Goal 15: Life On Land
6 GREAT NATURE DOCS ON NETFLIX
Inspiring documentaries about planet Earth
By CHARLOTTE BROUHIER
15 may 2019
Following the huge success of the BBC’s Blue Planet II in 2017, many of us became acutely aware of the horrific effect our reliance on plastic is having on the natural world. But this knowledge has empowered us with the ability to consume more sustainably; a report by The Global Web Index recently found that the ‘Attenborough Effect’ has led to a 53% reduction in single use plastics over the past 12 months.
So if you’re looking for another inspiring series to educate yourself not only on the problems the Earth is facing, but also about the beauty and nature we should all be striving to protect, we’ve rounded up some of the best documentaries about Life On Land available to watch now on Netflix.
1. Our Planet
For his first Netflix production, Sir David Attenborough teamed up with WWF and Silverback Films - the team behind Blue Planet - to make a groundbreaking series that took 4 years to film. While it’s Sir David that narrates it in English, it also features Salma Hayek for the Latin American version and Penelope Cruz for Spain.
But back to the nature; the eight part series shows the huge variety of life on Earth, with fantastic footage of everything from birds doing backflips to the now infamous scene featuring a walrus falling off a cliff. It focuses no only on the beauty of nature, but also devastating and urgent man-made threats to the environment.
2. The Ivory Game
With Leonardo DiCaprio as executive producer, this documentary shows how the ivory trade has, and in fact still is, posing a huge threat to these majestic animals. They could even be extinct within a few years, and all because of one country that has an insatiable appetite for ivory: China.
The film focuses on poachers in Africa, traffickers and criminal gangs to expose how as elephants become more endangered, they face an even greater threat as ivory becomes more and more rare and prices soar. This might not be a beautiful nature documentary, but its subject matter is vital.
3. BBC Planet Earth and Planet Earth II
Planet Earth was first shown on the BBC in 2006 and its sequel series, Planet Earth II, in 2016. Both documentaries have become classics and in a smart move by Netflix, are now available to stream. Narrated by Sir David Attenborough, the second series is also accompanied by a score by the Academy Award Winning film composer Hans Zimmer, which really elevates the whole thing to cinematic levels.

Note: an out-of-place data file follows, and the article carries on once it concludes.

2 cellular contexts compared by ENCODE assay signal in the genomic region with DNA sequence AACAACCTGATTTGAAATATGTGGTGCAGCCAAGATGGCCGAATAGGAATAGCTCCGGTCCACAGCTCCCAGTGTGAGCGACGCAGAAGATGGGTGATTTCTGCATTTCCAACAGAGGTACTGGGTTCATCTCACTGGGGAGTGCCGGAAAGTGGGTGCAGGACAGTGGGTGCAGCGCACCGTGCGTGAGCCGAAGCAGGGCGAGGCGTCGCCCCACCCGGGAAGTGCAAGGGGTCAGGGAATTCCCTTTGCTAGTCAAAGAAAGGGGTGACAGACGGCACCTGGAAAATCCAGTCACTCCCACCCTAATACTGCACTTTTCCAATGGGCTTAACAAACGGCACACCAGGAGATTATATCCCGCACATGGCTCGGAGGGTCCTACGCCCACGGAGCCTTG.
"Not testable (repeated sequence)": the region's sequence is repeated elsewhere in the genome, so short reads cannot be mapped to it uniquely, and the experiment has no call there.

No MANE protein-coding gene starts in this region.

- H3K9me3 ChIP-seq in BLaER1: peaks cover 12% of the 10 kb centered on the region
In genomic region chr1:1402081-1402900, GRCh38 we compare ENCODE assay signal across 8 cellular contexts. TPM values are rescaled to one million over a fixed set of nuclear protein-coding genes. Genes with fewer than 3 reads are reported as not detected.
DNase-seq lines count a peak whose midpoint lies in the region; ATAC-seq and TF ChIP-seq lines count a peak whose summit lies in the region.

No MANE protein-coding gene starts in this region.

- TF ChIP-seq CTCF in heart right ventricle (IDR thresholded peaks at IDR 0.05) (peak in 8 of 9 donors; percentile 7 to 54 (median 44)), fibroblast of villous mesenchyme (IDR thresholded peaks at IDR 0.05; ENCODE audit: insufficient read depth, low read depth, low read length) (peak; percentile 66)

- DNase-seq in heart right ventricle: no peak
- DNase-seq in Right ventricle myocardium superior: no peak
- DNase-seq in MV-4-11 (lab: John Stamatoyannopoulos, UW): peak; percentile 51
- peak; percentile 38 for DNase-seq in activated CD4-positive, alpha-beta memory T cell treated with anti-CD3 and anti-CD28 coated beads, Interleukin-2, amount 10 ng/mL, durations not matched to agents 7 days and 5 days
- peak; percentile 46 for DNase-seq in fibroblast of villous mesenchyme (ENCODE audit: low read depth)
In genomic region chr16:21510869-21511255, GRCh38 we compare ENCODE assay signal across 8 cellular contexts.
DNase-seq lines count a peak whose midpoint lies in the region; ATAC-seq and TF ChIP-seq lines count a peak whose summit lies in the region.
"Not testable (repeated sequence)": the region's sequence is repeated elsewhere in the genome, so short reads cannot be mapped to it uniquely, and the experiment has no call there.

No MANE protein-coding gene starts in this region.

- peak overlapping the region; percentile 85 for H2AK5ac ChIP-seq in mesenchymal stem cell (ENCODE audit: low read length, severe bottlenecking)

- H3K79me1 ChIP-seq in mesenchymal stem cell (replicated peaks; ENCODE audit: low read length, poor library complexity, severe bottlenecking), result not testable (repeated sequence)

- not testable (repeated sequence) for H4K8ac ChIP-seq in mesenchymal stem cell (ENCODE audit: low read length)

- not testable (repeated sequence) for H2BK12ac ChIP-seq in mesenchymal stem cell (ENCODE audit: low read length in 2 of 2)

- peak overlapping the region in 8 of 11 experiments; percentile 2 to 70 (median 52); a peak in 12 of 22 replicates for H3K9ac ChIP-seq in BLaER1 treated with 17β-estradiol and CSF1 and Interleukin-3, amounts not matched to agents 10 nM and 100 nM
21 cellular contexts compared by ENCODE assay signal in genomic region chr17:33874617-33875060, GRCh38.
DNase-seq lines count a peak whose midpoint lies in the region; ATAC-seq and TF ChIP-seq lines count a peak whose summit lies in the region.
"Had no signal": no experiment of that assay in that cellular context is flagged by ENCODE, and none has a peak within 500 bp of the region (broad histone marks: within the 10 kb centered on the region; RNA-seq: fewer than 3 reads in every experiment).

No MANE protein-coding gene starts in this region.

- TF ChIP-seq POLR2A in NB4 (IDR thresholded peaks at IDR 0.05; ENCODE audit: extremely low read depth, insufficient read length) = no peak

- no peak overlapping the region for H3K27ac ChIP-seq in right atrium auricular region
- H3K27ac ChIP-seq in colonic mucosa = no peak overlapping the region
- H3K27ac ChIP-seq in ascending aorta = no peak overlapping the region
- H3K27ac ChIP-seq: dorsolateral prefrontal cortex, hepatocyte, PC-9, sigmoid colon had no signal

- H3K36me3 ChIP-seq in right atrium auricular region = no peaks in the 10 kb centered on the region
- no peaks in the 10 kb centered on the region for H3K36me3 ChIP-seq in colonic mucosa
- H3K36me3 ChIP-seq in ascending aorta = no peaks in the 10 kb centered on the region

The films feature some of the most amazing moments in natural history, err, history, including the unforgettable plight of baby marine iguanas escaping (and sometimes not escaping) the jaws of deadly racer snakes on the island of Fernandina, and bears rubbing themselves on trees as if they were auditioning for The Jungle Book.
Filmed in the Democratic Republic of Congo, this film follows four people fighting to protect Virunga National Park from the highly complex issues it faces, including war, poaching and the threat of oil exploration.
One of the four protagonists is Andre Bauma, who cares for mountain gorillas, the last of which in the world call this fragile place home. The film has won several awards and was nominated for an Oscar.
5. One Strange Rock
If you’re after a different take on the classic nature documentary, look no further than One Strange Rock, which looks at life on Earth through the eyes of eight astronauts and is narrated not by Sir Dave, but instead by Will Smith.
Don’t let the slightly over-enthusiastic Independence Day actor put you off, though; there is some beautiful imagery - both filmed and computer-generated - and you might just learn a thing or two about oxygen and microalgae.
6. Walking With Dinosaurs
OK, so the special effects might be a little dated now in this 1999 documentary series, but not only did it win two BAFTA Awards, it feels appropriate to include this one when we are, according to scientists, on the verge of Earth’s 6th period of mass extinction.
So while you’re enjoying this Jurassic Park/Life On Earth mash-up, it’s worth imagining a time in the near future when humans have gone the same way as the dinosaurs. Sobering stuff indeed.